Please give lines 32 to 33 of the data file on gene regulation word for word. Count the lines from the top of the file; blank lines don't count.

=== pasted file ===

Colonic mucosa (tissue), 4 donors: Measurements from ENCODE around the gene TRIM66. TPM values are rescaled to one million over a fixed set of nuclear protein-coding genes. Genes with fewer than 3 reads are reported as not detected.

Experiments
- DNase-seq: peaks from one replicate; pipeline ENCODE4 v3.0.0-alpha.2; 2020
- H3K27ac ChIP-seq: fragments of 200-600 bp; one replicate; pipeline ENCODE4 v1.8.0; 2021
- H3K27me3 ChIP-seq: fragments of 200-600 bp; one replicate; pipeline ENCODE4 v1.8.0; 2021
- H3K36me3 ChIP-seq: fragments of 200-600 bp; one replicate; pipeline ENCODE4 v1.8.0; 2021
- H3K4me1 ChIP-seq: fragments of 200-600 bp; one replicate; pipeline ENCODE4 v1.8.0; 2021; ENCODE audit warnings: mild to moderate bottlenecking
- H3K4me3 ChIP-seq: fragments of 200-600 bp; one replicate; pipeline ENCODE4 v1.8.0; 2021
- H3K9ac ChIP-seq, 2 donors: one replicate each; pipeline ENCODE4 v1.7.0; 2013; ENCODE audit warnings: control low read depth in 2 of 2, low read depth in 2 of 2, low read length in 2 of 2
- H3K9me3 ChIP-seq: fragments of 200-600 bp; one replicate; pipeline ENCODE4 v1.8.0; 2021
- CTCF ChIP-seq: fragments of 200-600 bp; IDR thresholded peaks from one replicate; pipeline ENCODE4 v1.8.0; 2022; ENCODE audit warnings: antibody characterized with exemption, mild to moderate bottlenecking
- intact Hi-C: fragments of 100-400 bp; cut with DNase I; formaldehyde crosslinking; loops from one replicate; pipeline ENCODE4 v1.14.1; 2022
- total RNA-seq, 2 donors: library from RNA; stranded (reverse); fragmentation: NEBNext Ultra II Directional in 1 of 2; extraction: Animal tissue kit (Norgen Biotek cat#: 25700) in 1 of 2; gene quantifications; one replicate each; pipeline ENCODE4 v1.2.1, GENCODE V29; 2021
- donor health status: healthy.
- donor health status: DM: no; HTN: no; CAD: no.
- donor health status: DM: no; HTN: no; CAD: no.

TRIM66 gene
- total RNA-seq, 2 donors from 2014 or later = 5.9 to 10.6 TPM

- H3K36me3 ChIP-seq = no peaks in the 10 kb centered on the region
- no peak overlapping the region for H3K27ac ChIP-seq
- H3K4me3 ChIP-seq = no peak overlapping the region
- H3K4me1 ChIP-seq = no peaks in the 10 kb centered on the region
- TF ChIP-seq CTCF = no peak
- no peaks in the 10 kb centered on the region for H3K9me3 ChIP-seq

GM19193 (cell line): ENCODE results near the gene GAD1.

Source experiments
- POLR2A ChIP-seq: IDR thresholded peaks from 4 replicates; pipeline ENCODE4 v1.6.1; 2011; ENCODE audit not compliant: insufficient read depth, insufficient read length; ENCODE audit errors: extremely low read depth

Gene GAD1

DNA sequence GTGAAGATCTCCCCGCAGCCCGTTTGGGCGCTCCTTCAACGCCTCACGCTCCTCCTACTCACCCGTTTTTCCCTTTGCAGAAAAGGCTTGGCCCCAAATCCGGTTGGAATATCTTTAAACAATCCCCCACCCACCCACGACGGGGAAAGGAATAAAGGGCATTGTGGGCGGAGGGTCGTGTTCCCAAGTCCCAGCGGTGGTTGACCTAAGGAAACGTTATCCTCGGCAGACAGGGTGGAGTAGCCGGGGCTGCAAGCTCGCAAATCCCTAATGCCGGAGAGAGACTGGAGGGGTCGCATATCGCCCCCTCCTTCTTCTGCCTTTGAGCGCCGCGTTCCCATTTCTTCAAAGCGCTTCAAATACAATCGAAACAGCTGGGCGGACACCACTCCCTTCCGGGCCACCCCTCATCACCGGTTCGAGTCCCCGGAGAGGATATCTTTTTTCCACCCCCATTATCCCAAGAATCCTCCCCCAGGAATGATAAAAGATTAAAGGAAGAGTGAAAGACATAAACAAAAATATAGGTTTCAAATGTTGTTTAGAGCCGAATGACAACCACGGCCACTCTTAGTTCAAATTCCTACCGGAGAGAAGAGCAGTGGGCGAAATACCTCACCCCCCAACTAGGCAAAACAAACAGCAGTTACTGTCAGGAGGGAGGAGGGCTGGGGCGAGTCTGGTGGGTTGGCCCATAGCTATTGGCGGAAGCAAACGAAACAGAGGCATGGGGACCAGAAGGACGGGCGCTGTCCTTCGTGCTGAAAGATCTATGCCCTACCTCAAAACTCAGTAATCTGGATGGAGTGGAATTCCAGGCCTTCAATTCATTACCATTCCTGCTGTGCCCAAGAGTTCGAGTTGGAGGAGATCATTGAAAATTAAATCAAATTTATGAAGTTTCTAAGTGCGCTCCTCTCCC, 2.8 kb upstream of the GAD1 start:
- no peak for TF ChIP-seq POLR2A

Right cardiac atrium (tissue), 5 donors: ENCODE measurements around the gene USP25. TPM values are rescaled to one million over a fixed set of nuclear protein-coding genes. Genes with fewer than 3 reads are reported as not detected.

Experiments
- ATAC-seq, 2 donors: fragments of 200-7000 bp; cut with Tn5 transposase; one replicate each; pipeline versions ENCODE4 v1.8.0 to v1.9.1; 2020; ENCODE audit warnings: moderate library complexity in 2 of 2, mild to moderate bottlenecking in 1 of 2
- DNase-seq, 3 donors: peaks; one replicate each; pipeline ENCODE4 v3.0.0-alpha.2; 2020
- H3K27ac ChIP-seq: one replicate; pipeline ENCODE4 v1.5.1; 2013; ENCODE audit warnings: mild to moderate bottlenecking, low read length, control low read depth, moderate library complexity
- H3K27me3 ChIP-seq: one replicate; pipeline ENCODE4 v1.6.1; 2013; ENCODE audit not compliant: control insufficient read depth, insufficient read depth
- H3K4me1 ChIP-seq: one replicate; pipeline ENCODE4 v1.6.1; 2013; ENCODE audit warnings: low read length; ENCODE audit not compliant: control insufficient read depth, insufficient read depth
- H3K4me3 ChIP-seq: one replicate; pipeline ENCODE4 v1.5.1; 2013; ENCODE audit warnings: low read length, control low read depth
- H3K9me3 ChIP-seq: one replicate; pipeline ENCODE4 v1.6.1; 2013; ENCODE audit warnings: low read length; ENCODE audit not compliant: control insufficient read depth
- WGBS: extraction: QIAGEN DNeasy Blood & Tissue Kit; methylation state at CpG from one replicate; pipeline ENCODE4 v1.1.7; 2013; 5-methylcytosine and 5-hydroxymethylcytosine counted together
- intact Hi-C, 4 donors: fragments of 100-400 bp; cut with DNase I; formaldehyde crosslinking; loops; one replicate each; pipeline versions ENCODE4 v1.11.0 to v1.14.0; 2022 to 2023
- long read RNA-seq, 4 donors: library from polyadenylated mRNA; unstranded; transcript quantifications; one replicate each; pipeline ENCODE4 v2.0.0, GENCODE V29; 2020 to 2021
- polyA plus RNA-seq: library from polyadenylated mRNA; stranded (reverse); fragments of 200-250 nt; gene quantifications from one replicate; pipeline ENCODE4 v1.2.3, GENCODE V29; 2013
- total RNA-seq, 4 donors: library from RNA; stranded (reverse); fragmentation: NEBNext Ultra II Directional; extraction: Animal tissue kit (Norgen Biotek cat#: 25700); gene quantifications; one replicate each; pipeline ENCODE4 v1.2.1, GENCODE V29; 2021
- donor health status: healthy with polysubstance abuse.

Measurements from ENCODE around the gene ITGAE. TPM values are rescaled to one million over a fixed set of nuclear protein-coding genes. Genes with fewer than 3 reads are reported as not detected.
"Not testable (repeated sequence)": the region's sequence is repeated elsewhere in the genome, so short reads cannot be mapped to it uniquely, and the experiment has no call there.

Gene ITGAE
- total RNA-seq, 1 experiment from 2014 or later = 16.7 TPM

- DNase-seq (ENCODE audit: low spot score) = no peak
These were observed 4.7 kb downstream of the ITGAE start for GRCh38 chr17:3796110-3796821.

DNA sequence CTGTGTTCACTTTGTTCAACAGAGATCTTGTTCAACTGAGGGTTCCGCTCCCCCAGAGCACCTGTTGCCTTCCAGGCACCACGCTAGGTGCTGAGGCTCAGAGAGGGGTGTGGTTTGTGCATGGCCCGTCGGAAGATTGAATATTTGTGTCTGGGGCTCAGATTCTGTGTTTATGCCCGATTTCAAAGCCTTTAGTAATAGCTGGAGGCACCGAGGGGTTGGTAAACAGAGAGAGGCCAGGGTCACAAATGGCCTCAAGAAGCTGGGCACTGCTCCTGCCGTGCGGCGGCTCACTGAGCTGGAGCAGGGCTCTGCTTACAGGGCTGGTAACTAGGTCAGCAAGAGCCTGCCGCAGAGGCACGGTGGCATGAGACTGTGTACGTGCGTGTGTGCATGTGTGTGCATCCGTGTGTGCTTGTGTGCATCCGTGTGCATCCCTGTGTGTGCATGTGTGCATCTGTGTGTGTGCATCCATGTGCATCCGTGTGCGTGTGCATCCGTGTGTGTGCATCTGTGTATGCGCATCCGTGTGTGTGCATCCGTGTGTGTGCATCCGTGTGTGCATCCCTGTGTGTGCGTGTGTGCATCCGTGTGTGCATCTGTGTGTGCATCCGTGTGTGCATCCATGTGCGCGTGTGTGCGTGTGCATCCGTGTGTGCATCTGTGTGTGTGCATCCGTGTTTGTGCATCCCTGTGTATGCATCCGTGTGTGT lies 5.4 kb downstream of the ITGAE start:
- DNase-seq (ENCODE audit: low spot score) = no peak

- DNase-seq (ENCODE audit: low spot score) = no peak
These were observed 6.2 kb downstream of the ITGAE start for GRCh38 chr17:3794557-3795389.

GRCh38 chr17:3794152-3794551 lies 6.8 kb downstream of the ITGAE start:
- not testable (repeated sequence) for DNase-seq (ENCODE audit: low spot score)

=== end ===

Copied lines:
Experiments
- ATAC-seq, 2 donors: fragments of 200-7000 bp; cut with Tn5 transposase; one replicate each; pipeline versions ENCODE4 v1.8.0 to v1.9.1; 2020; ENCODE audit warnings: moderate library complexity in 2 of 2, mild to moderate bottlenecking in 1 of 2